In this report, Ernest Healy, spokesperson for the Moreland Planning Action Group, concludes that VCAT, together with the MCC, have created a precedent which overrides the intended meaning of government policy. He argues that the meaning of the Victorian government’s Policy on Commercial 1 zone can be interpreted to mean that, if the commercial potential of a commercial 1 site is poor, then its suitability for medium density residential development should also be deemed poor.
Moreland City Council – Density at all costs
On April 7th and 8th, 2014, the Moreland City Council opposed an application for the development of 14 three-storey townhouses on a Commercial 1 site in Xavier St Oak Park at VCAT. It did so on the grounds that the commercial site included a public road, for which the City claimed responsibility.
Despite this objection relating to the road, the MCC submission to VCAT made it clear that Council had no serious objections to the project proceeding on planning grounds.
In fact, the Council submission went to some lengths to discredit local resident objections to VCAT, which largely addressed planning criteria – parking, congestion, visual bulk, out-of character development.
Part of Council’s argument for the suitability of this development related to the site’s proximity to the Oak Park shopping centre and railway station.
However, Council’s argument to VCAT, that the townhouse development was suitable because of the close proximity to the Oak Park shops, flatly contradicted its own previous assessment of access to the Oak Park shops from the western side, published a month earlier, when Council staff assessed the Oak Park shopping centre’s suitability for inclusion as a Neighbourhood Activity Centre. The Oak Park shopping centre was rejected by Council officers as unsuitable for inclusion as a NAC because of poor accessibility from the western side of the shopping centre.
Because the proposed townhouse development was to the western side of the Oak Park shops, where access had been deemed to be poor, one would expect that Council would advise VCAT that the development did not have good access to the Oak Park shops and railway station. But, they did not. Consider the following two sets of statements
Again, the relevant statements relate to the question of ease of access to the Oak Park shopping centre from the proposed development site in Xavier St to the West.
Moreland City Council submission to VCAT, March 18, 2014- including response to objectors (residents) grounds:
“The proposal is an appropriate renewal of land that is currently underutilised given its commercial zoning and reasonable access to transport and shops.” (my emphasis)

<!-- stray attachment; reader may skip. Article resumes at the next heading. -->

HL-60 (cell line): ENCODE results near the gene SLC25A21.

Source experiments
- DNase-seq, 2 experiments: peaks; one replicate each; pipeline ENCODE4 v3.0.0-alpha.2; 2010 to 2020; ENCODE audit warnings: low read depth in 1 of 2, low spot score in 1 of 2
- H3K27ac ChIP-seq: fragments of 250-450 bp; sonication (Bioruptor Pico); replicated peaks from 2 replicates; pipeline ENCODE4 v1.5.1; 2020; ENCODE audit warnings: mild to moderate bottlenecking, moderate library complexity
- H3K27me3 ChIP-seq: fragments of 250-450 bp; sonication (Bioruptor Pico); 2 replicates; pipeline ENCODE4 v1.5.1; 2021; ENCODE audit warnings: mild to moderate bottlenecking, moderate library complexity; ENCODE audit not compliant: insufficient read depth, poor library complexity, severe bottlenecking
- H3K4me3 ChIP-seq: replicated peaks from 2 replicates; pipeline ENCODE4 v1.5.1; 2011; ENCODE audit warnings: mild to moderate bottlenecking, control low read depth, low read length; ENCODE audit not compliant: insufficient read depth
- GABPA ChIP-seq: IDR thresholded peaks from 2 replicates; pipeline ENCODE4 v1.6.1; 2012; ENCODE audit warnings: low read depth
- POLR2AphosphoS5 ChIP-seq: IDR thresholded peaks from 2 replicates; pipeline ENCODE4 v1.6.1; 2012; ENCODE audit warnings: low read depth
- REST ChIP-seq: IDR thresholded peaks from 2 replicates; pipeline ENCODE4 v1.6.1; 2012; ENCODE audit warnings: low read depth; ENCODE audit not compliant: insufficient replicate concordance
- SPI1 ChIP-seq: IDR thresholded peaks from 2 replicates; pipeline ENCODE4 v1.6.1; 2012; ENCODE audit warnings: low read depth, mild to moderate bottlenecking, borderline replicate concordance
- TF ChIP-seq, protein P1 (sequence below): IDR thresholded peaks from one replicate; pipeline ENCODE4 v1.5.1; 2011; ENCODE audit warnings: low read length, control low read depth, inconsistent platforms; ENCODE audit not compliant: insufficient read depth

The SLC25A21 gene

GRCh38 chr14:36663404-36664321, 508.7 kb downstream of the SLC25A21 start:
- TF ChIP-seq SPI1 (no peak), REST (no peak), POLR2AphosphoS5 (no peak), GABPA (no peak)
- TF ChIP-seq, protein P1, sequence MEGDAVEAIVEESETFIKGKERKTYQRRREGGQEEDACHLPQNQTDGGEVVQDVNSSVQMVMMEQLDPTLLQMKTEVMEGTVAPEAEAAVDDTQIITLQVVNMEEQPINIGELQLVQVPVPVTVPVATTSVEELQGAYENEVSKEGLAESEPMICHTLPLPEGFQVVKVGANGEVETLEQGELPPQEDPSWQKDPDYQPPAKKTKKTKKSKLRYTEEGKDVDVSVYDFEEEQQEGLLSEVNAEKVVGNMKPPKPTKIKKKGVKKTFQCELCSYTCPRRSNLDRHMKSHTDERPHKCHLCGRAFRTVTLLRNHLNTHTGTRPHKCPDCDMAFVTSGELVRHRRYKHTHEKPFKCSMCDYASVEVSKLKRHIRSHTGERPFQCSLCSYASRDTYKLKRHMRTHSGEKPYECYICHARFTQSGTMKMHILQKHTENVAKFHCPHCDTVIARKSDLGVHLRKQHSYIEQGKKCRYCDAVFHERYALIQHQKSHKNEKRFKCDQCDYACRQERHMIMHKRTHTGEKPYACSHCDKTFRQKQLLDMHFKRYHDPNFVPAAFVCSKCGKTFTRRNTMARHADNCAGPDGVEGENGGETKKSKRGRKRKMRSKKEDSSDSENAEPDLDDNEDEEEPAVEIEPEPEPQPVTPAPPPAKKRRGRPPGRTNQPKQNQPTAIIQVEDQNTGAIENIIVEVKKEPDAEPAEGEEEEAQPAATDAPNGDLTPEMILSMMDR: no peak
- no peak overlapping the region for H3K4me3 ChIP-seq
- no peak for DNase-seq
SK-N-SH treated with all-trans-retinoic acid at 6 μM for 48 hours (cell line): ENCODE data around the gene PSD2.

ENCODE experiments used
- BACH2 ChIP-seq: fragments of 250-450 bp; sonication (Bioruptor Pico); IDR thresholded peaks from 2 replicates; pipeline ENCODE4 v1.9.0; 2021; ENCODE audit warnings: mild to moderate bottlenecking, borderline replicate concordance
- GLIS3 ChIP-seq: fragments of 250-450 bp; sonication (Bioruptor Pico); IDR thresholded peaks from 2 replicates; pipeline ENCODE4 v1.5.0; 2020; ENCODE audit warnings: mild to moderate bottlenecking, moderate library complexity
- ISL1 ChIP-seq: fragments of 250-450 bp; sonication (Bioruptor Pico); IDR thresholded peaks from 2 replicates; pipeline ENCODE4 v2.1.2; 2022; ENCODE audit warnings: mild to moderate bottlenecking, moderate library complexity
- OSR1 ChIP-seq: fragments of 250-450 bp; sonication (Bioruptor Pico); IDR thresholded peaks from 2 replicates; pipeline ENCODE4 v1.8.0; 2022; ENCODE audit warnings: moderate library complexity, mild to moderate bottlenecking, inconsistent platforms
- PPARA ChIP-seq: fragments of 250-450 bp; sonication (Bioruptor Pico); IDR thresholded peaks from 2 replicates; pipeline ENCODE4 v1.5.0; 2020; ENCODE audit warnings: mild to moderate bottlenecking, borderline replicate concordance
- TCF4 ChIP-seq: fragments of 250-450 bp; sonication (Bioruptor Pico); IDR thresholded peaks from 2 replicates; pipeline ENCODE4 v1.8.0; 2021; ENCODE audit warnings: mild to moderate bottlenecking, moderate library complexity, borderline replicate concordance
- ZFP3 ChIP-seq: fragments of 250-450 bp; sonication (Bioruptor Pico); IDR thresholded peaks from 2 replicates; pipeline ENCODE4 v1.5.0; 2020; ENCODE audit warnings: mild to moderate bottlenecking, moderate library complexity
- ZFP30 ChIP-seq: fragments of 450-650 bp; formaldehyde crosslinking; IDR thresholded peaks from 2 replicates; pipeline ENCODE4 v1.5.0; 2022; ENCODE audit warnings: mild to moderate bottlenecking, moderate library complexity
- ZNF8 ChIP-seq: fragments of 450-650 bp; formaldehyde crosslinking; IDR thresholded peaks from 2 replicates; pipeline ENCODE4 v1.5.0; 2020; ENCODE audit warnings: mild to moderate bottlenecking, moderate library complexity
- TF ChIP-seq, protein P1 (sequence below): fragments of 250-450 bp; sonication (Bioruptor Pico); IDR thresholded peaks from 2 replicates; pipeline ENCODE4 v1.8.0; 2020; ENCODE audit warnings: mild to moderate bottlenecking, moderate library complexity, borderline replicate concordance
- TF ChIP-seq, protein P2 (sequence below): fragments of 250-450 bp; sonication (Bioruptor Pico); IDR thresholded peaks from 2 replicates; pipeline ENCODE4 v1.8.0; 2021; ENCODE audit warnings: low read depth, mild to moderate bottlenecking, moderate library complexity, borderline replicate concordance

“The subject land is located in an established urban area with good access to a range of infrastructure and services.” (my emphasis)
“The site is approximately 300 meters walking distance from Oak Park Railway Station. The Oak Park Village shopping strip is located just east of the station, providing good access to local shops.” (my emphasis)
Moreland City Council assessment of access to the Oak Park Shopping Centre, Published February, 2014:
“Access to the centre is provided via Snell Grove and Waterloo Road on the eastern side of the railway which is considered the catchment for this centre. The railway and topography to the west makes pedestrian and vehicle access to the centre from the west challenging. (my emphasis)
… the steep topography of western side of the railway results in poor pedestrian and vehicles access to the centre (i.e. steep, concealed underpass and no vehicle crossing point) from the west. The catchment would principally be east of railway line given this.” (my emphasis)
(MCC, MORELAND ACTIVITY CENTRE FRAMEWORK, REPORT 1 - FEBRUARY 2014, p. 53)
1. The MCC undertook to undermine resident objections to this development when a plausible case on planning grounds could have been made against it, in support of resident concerns.
2. In its submission to VCAT, the Moreland City Councils’ assessment of access to the Oak Park shopping centre from the Western side of the Oak Park Station flatly contradicted its recent, detailed assessment which deemed access from the west to be poor.
The Bigger Picture:
This instance raises serious doubts as to how the Victorian government’s Commercial 1 zone will be treated in cases where the commercial potential of the site is deemed to be poor – as is the case with many dilapidated shopping strips.
Having decided that the Xavier St site had little or no commercial potential, VCAT simply decided that, by default, the site could be treated almost solely as a residential development.
VCAT was simply not interested in discussing the meaning of the Victorian government’s
Policy on Commercial 1 zone, which can be interpreted to mean that, if the commercial potential of a commercial 1 site is poor, then its suitability for medium density residential development should also be deemed poor.
Commercial 1 zone:
To create vibrant mixed use commercial centres for retail, office, business, entertainment
and community uses.
To provide for residential uses at densities complementary to the role and scale of the
One reading of this is that where the role and scale of the commercial centre is low, the potential for medium-density housing development will also be low. Here, ‘Complementarity’ relates to the creation of mixed-use centres, and does not mean that one use can be simply substituted for another where the other use is deficient.
VCAT, together with the MCC, have created a precedent which overrides the intended meaning of government policy.